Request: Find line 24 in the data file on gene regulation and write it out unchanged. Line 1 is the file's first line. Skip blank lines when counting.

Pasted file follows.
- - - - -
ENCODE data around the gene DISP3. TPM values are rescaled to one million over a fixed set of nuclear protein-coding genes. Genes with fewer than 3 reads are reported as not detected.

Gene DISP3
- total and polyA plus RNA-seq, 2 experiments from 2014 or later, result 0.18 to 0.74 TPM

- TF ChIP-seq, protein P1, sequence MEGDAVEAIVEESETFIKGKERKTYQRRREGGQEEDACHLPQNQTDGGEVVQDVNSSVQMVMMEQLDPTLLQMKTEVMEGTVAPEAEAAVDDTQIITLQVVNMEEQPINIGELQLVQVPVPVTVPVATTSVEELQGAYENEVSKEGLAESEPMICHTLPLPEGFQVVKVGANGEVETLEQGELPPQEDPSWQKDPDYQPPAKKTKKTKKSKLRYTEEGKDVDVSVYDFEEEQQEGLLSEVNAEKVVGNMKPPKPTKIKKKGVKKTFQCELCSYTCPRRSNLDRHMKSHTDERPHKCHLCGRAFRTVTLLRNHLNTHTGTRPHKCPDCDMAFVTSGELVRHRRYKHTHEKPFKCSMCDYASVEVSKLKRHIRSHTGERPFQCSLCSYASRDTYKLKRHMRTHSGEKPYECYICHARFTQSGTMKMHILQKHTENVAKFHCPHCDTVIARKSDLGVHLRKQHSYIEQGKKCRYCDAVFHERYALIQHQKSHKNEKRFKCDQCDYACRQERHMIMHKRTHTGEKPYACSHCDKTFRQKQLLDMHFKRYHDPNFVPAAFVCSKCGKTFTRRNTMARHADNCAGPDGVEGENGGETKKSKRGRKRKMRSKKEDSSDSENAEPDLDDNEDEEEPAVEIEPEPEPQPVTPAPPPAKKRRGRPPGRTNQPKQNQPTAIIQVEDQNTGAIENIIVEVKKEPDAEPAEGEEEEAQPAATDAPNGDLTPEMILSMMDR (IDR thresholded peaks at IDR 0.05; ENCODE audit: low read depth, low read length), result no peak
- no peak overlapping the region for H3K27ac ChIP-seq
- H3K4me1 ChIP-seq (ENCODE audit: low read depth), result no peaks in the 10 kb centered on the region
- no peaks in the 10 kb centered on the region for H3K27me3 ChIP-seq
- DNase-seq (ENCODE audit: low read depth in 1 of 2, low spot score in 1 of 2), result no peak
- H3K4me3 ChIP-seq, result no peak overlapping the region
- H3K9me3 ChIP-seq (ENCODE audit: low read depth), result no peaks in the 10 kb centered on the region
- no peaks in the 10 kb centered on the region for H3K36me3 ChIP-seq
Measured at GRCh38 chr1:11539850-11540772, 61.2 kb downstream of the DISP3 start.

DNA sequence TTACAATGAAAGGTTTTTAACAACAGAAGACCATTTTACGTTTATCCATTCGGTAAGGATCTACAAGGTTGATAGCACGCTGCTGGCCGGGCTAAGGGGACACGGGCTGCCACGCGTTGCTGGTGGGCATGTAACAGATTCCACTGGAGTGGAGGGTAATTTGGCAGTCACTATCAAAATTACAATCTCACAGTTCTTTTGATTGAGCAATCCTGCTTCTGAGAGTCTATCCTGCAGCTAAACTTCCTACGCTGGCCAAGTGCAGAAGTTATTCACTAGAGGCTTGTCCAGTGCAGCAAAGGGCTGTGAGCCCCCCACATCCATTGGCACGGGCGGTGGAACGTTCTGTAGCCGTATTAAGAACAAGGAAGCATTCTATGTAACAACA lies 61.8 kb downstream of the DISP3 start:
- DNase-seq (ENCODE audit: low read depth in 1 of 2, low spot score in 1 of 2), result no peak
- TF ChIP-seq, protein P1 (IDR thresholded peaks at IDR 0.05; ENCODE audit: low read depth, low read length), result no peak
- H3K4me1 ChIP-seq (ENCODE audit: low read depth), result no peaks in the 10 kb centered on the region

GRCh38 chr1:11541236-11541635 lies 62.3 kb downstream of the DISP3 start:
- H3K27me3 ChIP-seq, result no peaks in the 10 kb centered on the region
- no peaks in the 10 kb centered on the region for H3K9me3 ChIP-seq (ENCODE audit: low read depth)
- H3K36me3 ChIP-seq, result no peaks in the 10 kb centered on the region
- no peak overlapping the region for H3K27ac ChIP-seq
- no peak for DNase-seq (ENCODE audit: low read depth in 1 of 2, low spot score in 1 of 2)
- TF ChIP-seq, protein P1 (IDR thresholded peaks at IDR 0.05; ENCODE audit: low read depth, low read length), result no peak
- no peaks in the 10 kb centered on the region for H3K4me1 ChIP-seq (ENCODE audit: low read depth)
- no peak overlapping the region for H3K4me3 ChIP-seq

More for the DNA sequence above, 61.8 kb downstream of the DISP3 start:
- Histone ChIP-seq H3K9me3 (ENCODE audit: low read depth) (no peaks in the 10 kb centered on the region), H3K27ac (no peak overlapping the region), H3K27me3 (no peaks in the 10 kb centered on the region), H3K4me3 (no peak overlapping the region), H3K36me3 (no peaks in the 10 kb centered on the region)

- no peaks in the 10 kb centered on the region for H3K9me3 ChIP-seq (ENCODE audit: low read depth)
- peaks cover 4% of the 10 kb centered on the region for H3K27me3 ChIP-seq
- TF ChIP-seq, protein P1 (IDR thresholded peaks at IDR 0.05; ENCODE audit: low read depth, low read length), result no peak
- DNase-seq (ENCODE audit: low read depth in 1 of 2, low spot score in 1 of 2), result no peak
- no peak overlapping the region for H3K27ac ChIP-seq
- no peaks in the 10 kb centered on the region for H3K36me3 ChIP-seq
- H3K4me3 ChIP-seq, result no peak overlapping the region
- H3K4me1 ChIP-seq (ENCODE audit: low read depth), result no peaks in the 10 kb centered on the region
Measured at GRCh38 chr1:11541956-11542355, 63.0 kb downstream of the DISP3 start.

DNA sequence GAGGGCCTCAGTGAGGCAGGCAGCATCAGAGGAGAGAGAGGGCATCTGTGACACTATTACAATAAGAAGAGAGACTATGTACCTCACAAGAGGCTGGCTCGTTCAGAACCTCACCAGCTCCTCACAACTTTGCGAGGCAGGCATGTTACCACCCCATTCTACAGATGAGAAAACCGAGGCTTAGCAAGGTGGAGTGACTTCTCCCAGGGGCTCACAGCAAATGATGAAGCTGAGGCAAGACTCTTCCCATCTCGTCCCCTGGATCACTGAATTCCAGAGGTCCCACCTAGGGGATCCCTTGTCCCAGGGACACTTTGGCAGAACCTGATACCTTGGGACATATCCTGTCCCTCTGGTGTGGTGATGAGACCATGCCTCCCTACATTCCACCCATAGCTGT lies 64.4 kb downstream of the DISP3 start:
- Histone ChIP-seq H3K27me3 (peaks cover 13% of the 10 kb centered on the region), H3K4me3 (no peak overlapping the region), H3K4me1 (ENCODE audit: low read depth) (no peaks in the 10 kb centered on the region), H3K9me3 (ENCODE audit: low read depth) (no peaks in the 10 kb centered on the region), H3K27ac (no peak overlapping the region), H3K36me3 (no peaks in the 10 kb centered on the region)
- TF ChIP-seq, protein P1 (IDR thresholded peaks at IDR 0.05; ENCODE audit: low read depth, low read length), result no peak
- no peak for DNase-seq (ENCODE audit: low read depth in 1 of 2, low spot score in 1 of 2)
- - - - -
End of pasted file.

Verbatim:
- no peaks in the 10 kb centered on the region for H3K4me1 ChIP-seq (ENCODE audit: low read depth)